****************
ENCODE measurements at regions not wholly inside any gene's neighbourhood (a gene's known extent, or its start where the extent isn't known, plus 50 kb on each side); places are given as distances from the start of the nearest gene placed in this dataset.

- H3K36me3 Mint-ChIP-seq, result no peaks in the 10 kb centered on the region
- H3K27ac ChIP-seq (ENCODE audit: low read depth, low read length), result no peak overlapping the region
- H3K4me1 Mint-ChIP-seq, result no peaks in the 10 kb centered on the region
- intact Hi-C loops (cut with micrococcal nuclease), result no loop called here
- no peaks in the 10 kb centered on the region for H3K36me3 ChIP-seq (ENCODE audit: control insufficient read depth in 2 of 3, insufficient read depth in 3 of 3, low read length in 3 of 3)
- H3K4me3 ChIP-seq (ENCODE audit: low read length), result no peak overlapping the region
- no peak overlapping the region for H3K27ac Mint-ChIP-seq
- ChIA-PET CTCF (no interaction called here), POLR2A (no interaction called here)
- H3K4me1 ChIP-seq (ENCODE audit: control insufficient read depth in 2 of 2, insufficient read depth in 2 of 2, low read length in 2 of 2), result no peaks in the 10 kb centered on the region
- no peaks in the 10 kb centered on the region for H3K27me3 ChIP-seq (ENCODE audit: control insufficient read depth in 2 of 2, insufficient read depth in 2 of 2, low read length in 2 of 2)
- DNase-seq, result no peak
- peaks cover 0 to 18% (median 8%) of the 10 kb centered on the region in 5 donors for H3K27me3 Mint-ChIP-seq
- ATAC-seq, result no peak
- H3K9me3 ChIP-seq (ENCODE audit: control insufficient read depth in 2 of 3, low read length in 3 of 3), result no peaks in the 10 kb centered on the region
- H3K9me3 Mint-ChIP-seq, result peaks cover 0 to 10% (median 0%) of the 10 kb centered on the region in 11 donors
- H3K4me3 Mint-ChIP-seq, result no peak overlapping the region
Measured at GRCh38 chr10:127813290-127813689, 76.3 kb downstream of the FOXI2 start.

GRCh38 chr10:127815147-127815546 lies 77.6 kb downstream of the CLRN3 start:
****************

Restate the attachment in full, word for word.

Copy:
ENCODE measurements at regions not wholly inside any gene's neighbourhood (a gene's known extent, or its start where the extent isn't known, plus 50 kb on each side); places are given as distances from the start of the nearest gene placed in this dataset.

- H3K36me3 Mint-ChIP-seq, result no peaks in the 10 kb centered on the region
- H3K27ac ChIP-seq (ENCODE audit: low read depth, low read length), result no peak overlapping the region
- H3K4me1 Mint-ChIP-seq, result no peaks in the 10 kb centered on the region
- intact Hi-C loops (cut with micrococcal nuclease), result no loop called here
- no peaks in the 10 kb centered on the region for H3K36me3 ChIP-seq (ENCODE audit: control insufficient read depth in 2 of 3, insufficient read depth in 3 of 3, low read length in 3 of 3)
- H3K4me3 ChIP-seq (ENCODE audit: low read length), result no peak overlapping the region
- no peak overlapping the region for H3K27ac Mint-ChIP-seq
- ChIA-PET CTCF (no interaction called here), POLR2A (no interaction called here)
- H3K4me1 ChIP-seq (ENCODE audit: control insufficient read depth in 2 of 2, insufficient read depth in 2 of 2, low read length in 2 of 2), result no peaks in the 10 kb centered on the region
- no peaks in the 10 kb centered on the region for H3K27me3 ChIP-seq (ENCODE audit: control insufficient read depth in 2 of 2, insufficient read depth in 2 of 2, low read length in 2 of 2)
- DNase-seq, result no peak
- peaks cover 0 to 18% (median 8%) of the 10 kb centered on the region in 5 donors for H3K27me3 Mint-ChIP-seq
- ATAC-seq, result no peak
- H3K9me3 ChIP-seq (ENCODE audit: control insufficient read depth in 2 of 3, low read length in 3 of 3), result no peaks in the 10 kb centered on the region
- H3K9me3 Mint-ChIP-seq, result peaks cover 0 to 10% (median 0%) of the 10 kb centered on the region in 11 donors
- H3K4me3 Mint-ChIP-seq, result no peak overlapping the region
Measured at GRCh38 chr10:127813290-127813689, 76.3 kb downstream of the FOXI2 start.

GRCh38 chr10:127815147-127815546 lies 77.6 kb downstream of the CLRN3 start: